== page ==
Investments | 21 April 2021



Are cryptocurrencies finally moving from fad to fundamental asset type? We take a look at why you might want to get involved, and the risks to steer clear of.



Investments | 21 April 2021



Are cryptocurrencies finally moving from fad to fundamental asset type? We take a look at why you might want to get involved, and the risks to steer clear of.


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While digital currencies still make up only a tiny fraction of online transactions, mainstream companies like MasterCard and PayPal are making moves to accept them. At the same time, we’ve seen large investment banks open trading facilities, a headline-grabbing $1.5 billion purchase of Bitcoin by Tesla and the landmark listing of the cryptocurrency exchange platform Coinbase.

As well as the staggering gains in recent months – Bitcoin has risen in value by around 500% since the end of October last year – a growing acceptance of cryptocurrencies among major financial institutions means that a lot of people believe that crypto’s time is about to come.


Source: Statista.com,CoinGecko, April 2021




There’s been something of a goldrush in cryptocurrencies in recent months, which has fuelled investor interest. We outlined our views a few weeks ago, but our opinion hasn’t really changed since we first looked into the topic in 2018:

  • Cryptocurrencies are highly speculative and volatile
  • It’s difficult to make predictions on price movements in the future because there is no obvious intrinsic value
  • Cryptocurrencies’ recent moves seem to correlate with other risk assets and did not provide an alternative “safe haven” asset
  • There’s been rapid growth in derivative products based around cryptocurrencies that can exaggerate sudden price moves

In our view, these factors make cryptocurrency too risky to be considered as either an investment or a reliable store of value for most private investors.

There are also regulatory barriers for companies like Coutts around offering investments in cryptocurrencies to its clients. In the UK, the Financial Conduct Authority doesn’t allow investment in them in any UK-registered funds or portfolios provided to individual investors. This includes investing in other products with direct exposure, like derivatives and structured products.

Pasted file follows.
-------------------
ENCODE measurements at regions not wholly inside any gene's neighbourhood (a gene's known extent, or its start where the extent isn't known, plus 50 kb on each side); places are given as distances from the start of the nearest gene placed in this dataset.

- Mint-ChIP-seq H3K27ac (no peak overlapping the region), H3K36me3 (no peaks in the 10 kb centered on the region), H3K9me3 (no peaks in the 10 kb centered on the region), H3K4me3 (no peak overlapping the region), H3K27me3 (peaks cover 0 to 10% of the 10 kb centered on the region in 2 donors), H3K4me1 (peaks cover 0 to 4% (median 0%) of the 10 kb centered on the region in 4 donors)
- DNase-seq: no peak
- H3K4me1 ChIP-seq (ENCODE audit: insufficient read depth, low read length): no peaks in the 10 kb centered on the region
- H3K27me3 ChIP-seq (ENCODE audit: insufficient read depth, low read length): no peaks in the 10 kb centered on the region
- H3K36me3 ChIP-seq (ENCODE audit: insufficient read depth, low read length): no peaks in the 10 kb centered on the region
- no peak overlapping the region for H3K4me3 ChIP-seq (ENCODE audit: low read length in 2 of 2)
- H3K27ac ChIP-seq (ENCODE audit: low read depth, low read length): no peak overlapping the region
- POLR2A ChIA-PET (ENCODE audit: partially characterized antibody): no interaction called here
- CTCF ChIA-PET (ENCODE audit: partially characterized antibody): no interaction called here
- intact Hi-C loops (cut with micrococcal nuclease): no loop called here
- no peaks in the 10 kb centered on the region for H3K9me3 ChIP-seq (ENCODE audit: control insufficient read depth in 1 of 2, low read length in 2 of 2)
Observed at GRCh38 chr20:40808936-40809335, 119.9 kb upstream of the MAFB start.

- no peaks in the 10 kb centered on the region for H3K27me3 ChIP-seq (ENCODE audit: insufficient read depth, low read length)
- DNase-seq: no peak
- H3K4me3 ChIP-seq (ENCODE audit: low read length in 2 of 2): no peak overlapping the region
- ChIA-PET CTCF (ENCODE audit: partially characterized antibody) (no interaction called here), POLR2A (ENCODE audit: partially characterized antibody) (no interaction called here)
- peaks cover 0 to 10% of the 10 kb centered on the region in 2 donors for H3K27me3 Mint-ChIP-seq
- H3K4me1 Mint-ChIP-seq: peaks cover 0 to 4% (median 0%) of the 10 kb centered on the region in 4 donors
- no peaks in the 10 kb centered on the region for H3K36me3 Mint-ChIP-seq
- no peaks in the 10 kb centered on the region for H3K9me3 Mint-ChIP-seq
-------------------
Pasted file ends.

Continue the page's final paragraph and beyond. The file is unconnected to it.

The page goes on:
Some companies have invested small amounts in funds based in offshore centres that aren’t governed by those restrictions. We see this as an expensive way to invest – with several levels of transaction fees – in an asset that we’re not 100% convinced about in the first place.

You can buy cryptocurrencies yourself through a retail bitcoin exchange. There could be a platform fee involved, and you’ll also pay for the processing time and significant amounts of energy used to calculate the blockchain, known as ‘mining’. How much you pay can vary at any given time, depending on supply and demand – since the start of 2021 the fee for resolving Bitcoin transactions has varied from around US$5 to US$26. This can make Bitcoin an expensive way to undertake day-to-day transactions, although fees for other cryptocurrencies can be lower.




But there’s another hidden cost of cryptocurrencies that we think is worth considering – the environmental impact. The calculations involved in resolving the blockchain take up an enormous amount of energy, and it’s only increasing as cryptocurrencies become more popular.

The website Digiconomist, which researches the environmental consequences of technological trends, has calculated the environmental impact of Bitcoin.

42 million tonnes

Carbon generated by Bitcoin each year –that’s about the same carbon footprint as Norway.

380 kilograms

Carbon generated by a single Bitcoin transaction – equivalent to 958,211 VISA transactions, or 72,056 hours watching YouTube.

Other cryptocurrencies are less energy intensive, but if climate change is one of your priorities, we’d suggest you think carefully before investing.

“Bitcoin transactions generate around 42 million tonnes of carbon a year through energy use – that’s about the same carbon footprint as Norway.”



There may come a time when investing in cryptocurrencies makes sense. As a completely decentralised currency they may be insulated from ‘paper currency’ debasement through government policy or inflation, and many people think they could evolve into a stable ‘store of value’, like gold.  

Our environmental concerns could be addressed using renewable energy sources. There are moves in that direction already, and we could see a ‘green’ cryptocurrency launched in the future.

For the time being, however, we’re keeping a careful eye on their development, including environmental impact and regulation, and what role they could play in our investment strategy.


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Past performance should not be taken as a guide to future returns. The value of investments can go down as well as up and you may get back less than you invest.



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